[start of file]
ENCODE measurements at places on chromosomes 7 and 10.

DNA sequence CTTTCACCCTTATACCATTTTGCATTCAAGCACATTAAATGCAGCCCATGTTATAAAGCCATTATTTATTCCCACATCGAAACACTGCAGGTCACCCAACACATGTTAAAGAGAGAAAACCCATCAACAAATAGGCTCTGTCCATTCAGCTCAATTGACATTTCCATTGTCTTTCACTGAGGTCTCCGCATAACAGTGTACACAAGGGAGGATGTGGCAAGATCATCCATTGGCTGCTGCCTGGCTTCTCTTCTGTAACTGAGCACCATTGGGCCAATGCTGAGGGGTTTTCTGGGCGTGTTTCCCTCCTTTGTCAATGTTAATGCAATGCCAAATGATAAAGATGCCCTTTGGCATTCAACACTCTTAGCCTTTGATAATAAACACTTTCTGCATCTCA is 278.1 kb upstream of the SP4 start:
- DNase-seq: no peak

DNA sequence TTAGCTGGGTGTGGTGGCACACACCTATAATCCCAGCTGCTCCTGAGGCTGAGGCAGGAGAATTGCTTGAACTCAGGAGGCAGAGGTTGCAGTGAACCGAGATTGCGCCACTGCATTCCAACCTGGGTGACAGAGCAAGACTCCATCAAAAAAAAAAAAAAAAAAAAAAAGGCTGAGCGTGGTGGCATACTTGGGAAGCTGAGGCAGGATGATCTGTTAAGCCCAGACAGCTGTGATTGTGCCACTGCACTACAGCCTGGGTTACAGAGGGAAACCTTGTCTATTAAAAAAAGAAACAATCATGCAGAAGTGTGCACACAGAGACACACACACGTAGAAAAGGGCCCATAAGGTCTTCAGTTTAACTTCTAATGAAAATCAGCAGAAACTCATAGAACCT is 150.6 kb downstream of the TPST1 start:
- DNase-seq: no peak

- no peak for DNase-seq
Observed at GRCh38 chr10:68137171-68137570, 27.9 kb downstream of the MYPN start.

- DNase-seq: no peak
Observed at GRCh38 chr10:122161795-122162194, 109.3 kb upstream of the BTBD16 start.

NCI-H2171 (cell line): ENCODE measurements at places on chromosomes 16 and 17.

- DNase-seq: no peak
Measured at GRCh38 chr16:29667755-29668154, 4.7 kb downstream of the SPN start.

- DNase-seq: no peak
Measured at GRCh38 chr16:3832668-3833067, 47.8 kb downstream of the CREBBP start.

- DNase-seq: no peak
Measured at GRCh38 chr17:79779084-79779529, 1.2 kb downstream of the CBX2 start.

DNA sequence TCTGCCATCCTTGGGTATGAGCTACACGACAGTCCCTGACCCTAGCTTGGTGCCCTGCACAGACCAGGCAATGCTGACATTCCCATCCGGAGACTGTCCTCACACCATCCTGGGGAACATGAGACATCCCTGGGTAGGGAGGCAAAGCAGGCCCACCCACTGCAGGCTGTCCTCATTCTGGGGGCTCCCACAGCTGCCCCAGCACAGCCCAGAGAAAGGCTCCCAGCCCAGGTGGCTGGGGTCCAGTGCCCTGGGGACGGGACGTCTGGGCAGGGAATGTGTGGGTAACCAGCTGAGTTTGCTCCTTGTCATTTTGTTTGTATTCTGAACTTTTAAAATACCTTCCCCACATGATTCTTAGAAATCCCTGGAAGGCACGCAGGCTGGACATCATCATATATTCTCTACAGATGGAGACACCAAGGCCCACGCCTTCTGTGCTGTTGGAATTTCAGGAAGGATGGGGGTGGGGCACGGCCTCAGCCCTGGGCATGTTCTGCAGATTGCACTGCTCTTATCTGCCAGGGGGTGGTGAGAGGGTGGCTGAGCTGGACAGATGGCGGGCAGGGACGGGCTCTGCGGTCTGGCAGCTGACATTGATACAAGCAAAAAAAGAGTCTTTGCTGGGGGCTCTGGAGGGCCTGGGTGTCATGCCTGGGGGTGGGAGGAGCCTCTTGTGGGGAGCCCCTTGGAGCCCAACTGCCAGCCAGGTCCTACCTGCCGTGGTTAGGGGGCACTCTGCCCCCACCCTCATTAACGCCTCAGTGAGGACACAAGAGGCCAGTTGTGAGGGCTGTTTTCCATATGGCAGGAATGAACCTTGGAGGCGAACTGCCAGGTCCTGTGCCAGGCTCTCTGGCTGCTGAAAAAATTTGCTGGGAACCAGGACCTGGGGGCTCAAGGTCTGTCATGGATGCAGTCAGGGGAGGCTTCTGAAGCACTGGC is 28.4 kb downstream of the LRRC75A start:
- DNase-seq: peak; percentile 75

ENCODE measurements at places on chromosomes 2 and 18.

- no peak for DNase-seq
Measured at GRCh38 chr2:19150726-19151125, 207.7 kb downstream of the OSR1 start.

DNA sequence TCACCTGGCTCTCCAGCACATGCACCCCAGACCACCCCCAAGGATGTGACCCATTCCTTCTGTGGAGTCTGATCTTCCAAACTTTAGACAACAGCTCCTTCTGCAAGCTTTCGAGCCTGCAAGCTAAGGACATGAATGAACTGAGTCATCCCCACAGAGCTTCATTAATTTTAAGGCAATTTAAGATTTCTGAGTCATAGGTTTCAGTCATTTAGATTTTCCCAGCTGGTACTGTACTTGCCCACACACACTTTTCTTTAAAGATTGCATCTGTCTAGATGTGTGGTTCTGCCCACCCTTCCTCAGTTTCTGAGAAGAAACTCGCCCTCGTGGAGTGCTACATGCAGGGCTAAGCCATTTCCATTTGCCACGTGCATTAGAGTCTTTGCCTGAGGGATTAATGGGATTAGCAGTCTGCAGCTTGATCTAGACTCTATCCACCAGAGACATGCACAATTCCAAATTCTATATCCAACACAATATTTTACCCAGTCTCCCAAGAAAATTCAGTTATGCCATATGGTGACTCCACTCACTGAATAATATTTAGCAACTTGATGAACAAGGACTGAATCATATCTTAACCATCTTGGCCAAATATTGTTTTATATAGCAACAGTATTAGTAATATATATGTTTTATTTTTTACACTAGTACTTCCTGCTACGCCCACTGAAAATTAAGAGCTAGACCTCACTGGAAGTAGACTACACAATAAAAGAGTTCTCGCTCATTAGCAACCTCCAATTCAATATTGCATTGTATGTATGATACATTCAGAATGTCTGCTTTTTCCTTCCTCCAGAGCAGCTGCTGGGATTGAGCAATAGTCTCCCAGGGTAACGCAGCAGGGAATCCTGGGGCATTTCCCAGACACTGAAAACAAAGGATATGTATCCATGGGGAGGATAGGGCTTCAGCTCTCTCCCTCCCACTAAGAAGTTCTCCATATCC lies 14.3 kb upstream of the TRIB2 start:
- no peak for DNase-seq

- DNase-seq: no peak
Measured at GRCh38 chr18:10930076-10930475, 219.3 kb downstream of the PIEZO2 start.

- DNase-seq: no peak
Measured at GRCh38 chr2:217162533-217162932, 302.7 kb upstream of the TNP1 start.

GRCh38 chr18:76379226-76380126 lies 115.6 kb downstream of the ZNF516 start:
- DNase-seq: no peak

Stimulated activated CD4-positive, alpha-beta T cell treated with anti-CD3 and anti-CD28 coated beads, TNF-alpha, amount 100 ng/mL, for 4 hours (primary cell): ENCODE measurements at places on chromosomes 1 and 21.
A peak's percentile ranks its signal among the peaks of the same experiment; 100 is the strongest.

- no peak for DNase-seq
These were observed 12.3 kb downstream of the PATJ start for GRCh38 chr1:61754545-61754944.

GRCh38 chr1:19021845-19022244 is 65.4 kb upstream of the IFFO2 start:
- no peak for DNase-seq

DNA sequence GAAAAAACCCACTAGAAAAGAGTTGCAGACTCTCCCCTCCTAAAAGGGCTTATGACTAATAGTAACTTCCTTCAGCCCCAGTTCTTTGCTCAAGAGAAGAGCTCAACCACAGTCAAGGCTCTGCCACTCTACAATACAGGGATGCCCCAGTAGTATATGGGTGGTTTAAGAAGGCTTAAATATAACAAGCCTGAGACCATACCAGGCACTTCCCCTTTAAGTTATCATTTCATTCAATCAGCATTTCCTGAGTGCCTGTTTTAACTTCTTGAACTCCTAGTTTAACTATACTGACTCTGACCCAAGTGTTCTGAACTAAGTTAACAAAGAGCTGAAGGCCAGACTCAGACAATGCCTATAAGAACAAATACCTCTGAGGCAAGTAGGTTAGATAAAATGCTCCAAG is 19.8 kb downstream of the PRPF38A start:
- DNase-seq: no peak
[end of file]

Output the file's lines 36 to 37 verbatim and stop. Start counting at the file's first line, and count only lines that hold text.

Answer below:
DNA sequence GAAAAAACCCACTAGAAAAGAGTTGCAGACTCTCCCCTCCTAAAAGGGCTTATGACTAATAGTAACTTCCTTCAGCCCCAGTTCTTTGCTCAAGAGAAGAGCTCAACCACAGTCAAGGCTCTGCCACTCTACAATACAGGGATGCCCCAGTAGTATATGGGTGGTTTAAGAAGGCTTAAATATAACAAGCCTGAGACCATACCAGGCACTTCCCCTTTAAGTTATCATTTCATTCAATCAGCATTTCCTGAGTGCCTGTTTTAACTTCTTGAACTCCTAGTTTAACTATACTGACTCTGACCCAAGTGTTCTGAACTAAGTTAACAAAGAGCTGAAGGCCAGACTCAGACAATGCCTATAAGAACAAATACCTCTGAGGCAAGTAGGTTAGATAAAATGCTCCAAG is 19.8 kb downstream of the PRPF38A start:
- DNase-seq: no peak